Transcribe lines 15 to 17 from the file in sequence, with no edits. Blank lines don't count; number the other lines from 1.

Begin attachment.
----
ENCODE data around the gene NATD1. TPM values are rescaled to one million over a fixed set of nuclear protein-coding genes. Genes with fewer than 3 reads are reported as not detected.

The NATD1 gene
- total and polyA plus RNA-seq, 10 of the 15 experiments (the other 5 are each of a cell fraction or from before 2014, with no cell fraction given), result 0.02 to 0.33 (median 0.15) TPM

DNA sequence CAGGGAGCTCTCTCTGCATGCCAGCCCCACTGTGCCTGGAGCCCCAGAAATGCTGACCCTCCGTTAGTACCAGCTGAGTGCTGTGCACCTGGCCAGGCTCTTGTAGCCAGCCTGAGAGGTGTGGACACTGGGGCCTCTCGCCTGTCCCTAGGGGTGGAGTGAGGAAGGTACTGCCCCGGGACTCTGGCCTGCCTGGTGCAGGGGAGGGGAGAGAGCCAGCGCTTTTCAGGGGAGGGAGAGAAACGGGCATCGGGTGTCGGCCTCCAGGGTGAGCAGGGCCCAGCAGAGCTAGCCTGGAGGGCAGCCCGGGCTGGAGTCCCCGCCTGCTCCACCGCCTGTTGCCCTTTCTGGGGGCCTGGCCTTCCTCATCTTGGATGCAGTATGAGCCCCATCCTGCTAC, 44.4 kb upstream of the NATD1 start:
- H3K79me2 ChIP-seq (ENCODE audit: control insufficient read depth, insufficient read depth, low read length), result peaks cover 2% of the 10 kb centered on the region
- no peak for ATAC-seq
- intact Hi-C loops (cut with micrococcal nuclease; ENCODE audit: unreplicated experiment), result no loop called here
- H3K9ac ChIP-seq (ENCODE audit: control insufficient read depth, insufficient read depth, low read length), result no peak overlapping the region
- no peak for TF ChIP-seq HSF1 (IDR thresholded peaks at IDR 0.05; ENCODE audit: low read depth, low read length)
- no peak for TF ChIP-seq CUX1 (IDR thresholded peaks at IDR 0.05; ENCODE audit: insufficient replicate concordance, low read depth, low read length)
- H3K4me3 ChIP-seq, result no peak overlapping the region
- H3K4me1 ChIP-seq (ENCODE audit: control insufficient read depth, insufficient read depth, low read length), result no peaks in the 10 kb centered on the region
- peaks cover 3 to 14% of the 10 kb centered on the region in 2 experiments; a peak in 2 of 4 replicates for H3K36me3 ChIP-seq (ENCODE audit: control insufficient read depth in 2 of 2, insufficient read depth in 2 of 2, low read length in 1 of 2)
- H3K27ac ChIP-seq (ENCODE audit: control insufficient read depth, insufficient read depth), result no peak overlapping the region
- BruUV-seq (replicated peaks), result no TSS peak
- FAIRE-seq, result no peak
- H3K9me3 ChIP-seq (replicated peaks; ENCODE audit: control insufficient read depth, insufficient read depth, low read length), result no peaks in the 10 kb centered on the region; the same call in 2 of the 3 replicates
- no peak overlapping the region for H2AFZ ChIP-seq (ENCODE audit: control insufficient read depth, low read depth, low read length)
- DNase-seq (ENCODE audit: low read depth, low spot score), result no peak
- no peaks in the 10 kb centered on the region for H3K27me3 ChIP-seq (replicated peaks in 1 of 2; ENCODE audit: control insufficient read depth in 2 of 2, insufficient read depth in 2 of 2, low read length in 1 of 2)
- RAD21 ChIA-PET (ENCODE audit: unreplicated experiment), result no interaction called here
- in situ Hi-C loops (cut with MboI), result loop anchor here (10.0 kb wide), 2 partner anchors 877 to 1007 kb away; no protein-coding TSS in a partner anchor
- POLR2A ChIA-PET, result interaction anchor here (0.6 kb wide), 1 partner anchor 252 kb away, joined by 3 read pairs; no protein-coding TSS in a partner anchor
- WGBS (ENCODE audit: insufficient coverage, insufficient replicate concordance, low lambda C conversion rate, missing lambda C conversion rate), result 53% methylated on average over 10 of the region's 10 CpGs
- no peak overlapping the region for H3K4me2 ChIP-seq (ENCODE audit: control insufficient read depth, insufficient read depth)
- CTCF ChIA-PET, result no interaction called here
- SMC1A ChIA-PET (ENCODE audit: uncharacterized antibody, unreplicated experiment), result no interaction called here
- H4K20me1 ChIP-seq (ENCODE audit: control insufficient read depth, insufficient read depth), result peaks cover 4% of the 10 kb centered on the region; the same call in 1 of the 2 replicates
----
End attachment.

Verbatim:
- BruUV-seq (replicated peaks), result no TSS peak
- FAIRE-seq, result no peak
- H3K9me3 ChIP-seq (replicated peaks; ENCODE audit: control insufficient read depth, insufficient read depth, low read length), result no peaks in the 10 kb centered on the region; the same call in 2 of the 3 replicates